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expert reaction to study looking at diet and the breast microbiome in non-human primates

Research published in Cell Reports suggests that diet plays a role in determining microbiota populations in the mammary gland which may be linked to the likelihood of developing breast cancer.


Prof Paul Pharoah, Professor of Cancer Epidemiology, University of Cambridge, said:

“The press release states that “Breast cancer risk in women is increased by consumption of a high-fat Western diet full of sweets and processed foods but reduced by a healthy Mediterranean diet consisting of vegetables, fish, and olive oil.”  It would be more accurate to state that “Breast cancer risk in women is associated with a high-fat Western diet…” because there is little good evidence that this association is causal.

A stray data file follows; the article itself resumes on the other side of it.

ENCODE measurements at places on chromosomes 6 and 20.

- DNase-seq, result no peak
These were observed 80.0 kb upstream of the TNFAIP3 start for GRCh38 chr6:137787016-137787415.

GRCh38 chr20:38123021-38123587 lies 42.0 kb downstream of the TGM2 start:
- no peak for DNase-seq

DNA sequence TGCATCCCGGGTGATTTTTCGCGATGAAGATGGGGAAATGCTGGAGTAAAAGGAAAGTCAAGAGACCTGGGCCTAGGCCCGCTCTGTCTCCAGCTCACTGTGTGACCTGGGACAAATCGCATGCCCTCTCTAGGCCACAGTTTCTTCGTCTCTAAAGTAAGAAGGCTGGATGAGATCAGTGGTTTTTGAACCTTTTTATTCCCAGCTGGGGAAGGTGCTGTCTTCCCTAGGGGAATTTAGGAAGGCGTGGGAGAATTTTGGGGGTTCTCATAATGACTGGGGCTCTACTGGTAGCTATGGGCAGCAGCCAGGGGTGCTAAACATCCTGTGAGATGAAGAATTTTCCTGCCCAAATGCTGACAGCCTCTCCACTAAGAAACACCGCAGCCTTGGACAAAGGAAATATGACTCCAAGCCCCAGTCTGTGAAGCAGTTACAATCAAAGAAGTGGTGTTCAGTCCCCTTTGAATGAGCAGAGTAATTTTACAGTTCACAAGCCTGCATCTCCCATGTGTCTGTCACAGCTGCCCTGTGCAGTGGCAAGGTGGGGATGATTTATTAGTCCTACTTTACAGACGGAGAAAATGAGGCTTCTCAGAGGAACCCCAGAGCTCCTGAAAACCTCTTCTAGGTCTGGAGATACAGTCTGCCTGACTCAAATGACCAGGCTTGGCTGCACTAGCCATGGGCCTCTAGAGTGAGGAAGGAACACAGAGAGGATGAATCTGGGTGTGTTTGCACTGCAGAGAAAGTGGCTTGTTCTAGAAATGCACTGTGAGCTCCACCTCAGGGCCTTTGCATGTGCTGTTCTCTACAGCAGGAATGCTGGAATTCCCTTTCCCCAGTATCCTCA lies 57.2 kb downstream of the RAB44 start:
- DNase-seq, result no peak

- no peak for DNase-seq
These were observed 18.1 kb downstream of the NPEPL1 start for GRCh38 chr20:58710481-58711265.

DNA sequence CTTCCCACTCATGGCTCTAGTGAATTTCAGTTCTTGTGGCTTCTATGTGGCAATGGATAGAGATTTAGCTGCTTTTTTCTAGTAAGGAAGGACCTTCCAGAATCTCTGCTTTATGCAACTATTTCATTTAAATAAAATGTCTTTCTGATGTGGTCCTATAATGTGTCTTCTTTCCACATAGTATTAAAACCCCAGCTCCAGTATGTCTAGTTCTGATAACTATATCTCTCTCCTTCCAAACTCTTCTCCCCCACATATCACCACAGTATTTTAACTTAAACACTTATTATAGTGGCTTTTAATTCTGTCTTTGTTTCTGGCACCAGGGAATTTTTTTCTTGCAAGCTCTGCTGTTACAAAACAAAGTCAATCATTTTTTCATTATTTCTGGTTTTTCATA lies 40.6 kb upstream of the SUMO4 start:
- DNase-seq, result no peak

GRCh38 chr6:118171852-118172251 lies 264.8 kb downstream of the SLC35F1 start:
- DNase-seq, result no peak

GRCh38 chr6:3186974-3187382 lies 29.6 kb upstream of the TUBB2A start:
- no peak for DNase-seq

“The researchers show that changing the diet of macaque monkeys changes the types of bacteria that are normally present in the breast tissue – the breast microbiome.  This might also be true in humans, though there are no data to confirm this.  Moreover, there are no data to show whether or not the make-up of the breast microbiome has any relevance to breast health and disease.

“In summary, this is a moderately interesting scientific finding, but one that has minimal direct relevance to human health.”


* ‘Consumption of Mediterranean versus Western Diet Leads to Distinct Mammary Gland Microbiome Populations’ by Carol Shively et al. was  published in Cell Reports at 16:00 UK time on Tuesday 2nd October.


Declared interests

Prof Paul Pharoah: No conflicts of interest

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